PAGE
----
Prophecy is not one of my skills, though it does turn up here and there in my job description. Maybe I should just call it forecasting, which means I look over the trends and try to predict what will come of it all.
Yes, I have been checking the boxcount again. And though we have about three months before you can run in here, waving your cash, I believe there will be things for you to wave it over.
As mentioned before, the religion section is going to be much larger than usual: at one point, I thought it would be weighted in favor of Buddhism, but that was zen and this is…oh, you’ve heard that one. Well, we’ve added a major Baptist collection, and the library of a professor of comparative religion, so we should have a thorough spread.
Music has already surpassed last year’s total, as has Civil War (I mentioned those two collections, you’ll recall. I don’t just make these things up; I also sell them.) Poetry and Literature are likewise on the rise for our sixth annual 25th Book Fair.
I have told you several times that Easy Listening LPs are going to be available in quantity, as well as Easy listening 78s. (Or vinyl and shellac, if you prefer. Or those large black antique MP3 discs.) Just this week, we received eight huge tubs of CDs, very heavy on opera recordings. We seem also to be headed for a goodly collection of jigsaw puzzles and board games.
If you are one of those people with a dread of our Collectibles section, try to overcome it. Just in the past week we have boxed up a first edition of J.D. Salinger’s Nine Stories and Charles Dickens’s Our Mutual Friend. (Both from the same donor, by the way.) Remind me some time to tell you how your great-grandparents should NOT have bound their books: Our Mutual Friend is prettily bound, but the binder left out all those dreary publisher’s ads, which nowadays add something to the value of the book.
There was one book inscribed by cigar-smoker and poet Amy Lowell, and another signed by Jean Giraudoux. Richard Avedon signed a book of his photography, and there was another LP signed by Tito Gobbi. Someone dropped off a battered but pleasant copy of the 1768 edition of General Wolfe’s instructions to young soldiers, issued by him just as he was posted to Canada.
But to get back to the gent who gave us Salinger and Dickens (and Amy Lowell). His main business was the history of type and printing, so there are some beautiful things in the way of fine press and small press work, to be found in Collectibles ranging from $5 to $1,500. In fact, I put commas in five prices while I was doing his books. This is heady stuff. Sometimes a year will go by between comma prices.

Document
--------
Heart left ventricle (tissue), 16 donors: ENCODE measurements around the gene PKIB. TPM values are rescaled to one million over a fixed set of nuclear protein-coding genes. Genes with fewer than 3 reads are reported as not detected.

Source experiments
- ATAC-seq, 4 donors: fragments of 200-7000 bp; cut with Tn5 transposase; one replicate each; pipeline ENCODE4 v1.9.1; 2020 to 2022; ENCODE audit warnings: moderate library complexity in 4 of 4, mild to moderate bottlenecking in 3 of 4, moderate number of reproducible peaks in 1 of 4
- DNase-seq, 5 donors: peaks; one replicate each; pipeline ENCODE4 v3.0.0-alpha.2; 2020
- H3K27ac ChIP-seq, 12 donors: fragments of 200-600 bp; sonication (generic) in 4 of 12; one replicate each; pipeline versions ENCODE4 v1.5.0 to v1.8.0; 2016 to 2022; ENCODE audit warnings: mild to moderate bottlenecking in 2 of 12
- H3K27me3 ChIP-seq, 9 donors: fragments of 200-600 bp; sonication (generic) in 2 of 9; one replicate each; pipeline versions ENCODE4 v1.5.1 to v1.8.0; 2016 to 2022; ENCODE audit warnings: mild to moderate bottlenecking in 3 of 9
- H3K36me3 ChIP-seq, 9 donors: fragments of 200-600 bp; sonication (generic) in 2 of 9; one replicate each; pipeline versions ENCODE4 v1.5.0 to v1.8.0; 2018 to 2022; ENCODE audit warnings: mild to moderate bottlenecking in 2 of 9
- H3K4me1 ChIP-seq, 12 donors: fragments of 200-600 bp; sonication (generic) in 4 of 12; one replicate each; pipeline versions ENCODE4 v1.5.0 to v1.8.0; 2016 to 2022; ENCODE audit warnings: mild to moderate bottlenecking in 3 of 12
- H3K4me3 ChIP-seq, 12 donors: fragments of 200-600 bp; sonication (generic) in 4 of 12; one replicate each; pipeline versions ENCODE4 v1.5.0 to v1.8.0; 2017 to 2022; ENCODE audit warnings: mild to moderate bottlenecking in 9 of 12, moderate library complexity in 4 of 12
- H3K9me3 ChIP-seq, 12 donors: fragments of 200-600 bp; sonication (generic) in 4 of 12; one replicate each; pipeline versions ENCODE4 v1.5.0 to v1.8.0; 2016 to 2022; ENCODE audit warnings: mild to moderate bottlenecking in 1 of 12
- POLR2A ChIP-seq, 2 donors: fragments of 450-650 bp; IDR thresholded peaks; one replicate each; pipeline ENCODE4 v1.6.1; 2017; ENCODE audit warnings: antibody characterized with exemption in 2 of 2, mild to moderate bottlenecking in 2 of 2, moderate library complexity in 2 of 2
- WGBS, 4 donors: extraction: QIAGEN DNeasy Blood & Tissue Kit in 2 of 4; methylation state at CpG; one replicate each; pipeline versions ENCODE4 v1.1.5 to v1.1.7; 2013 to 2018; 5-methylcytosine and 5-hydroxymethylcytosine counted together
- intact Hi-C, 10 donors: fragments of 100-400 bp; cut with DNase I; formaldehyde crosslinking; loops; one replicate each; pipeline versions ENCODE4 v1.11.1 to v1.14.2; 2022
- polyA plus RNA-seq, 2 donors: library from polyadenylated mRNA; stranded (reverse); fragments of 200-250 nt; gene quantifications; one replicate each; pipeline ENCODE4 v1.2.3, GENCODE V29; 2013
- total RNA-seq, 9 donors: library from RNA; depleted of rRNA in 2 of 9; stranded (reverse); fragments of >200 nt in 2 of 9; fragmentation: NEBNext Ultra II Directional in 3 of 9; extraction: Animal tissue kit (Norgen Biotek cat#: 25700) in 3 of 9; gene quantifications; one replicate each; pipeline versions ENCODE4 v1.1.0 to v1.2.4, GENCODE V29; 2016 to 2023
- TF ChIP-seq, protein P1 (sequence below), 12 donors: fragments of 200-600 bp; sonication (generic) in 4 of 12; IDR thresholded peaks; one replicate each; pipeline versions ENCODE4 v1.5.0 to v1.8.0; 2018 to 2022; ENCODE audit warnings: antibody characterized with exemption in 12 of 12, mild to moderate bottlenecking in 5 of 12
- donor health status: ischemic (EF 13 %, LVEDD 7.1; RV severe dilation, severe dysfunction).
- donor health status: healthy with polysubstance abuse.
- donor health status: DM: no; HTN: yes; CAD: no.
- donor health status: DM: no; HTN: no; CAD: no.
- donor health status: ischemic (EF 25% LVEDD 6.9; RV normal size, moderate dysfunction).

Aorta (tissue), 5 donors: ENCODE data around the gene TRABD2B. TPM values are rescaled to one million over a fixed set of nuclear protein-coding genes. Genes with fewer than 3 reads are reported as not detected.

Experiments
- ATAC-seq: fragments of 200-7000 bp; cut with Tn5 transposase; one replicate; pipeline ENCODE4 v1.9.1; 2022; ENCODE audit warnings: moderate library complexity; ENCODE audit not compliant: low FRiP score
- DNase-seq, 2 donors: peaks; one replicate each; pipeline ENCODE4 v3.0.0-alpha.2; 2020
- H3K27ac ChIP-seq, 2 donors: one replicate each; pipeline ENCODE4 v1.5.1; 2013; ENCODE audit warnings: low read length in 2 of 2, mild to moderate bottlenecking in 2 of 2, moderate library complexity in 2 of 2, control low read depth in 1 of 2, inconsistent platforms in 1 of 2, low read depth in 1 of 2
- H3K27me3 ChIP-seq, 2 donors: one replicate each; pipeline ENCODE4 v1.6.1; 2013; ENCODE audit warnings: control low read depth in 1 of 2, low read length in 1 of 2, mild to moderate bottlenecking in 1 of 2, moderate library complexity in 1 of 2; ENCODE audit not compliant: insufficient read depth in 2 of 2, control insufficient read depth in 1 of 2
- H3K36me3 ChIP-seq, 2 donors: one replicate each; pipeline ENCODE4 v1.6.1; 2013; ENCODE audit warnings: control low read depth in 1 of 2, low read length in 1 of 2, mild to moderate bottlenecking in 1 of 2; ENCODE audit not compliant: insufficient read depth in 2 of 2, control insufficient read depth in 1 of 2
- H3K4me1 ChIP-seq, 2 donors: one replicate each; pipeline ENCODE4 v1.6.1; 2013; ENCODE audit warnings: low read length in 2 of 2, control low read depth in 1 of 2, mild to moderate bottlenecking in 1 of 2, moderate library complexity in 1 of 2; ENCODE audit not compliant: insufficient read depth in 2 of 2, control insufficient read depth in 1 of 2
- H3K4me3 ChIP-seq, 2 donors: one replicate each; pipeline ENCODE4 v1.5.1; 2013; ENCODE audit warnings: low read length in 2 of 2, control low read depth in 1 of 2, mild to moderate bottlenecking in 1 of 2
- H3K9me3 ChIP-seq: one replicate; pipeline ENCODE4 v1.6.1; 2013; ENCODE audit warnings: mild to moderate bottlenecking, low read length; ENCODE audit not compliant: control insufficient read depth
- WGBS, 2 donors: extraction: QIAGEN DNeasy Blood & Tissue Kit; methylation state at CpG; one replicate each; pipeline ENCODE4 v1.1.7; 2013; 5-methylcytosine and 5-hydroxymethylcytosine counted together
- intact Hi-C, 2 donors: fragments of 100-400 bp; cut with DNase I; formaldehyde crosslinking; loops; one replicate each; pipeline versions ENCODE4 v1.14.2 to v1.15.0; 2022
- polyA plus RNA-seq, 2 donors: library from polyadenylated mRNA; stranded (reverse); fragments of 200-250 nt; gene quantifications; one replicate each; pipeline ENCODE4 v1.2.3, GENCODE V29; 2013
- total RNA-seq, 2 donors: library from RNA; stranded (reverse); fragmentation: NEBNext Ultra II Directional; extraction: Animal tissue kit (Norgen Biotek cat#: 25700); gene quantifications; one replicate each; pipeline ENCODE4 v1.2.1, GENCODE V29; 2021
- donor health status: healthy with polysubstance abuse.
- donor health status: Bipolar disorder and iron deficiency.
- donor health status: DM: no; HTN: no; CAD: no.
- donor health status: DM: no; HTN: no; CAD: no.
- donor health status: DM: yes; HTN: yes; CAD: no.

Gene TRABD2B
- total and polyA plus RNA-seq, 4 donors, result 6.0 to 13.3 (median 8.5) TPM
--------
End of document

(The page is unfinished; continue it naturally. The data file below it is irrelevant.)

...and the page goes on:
What one wants from such a collection, of course, is something that everybody understands at once. If I drop the name “Officina Bodoni”, YOU, of course, get the idea and start mortgaging your spouse and offspring. But will this sell to the crowd down at Taco Bell? (I will state here and now that I have nothing against Taco Bell or its customers…except that they dropped the chihuahua from its commercials.)
On the other hand, if I mention his first edition of The Lord of the Rings, we may get some reaction. He bought it as a lot of people bought it: they didn’t catch on when The Fellowship of the Ring was first issued, but became curious a few months later, and then had to run out and buy the next two volumes. So his Fellowship is a fourth printing, his Two Towers is a second printing, and his Return of the King is a first printing, all in mildly chipped dust jackets. (The cover of the book was a lot more interesting than the jackets, so a lot of people threw those away. Another thing to mention to your ancestors when you get that time machine repaired.) He dealt heavily with British booksellers, so these are of course the original Allen & Unwin editions. He then ordered a copy of The Hobbit, and got a fourth printing of the second edition. This is also in dust jacket.
These will be sitting out on the Collectibles table, at least until someone rushes in to buy it. (Don’t forget the lesson of our first edition of Atlas Shrugged, which four people came in to buy on Preview Night. Three of those folks had to leave in tears.) The Lord of the Rings will be sold as a set only, and there is a comma in the price. There is no comma in the price of The Hobbit, but it also is a rarity and will be sitting in the same Lucite case.
Oh, I think it’s going to be a good Book Fair, but remember, I’m no prophet.
(Though I do try not to be a loss.)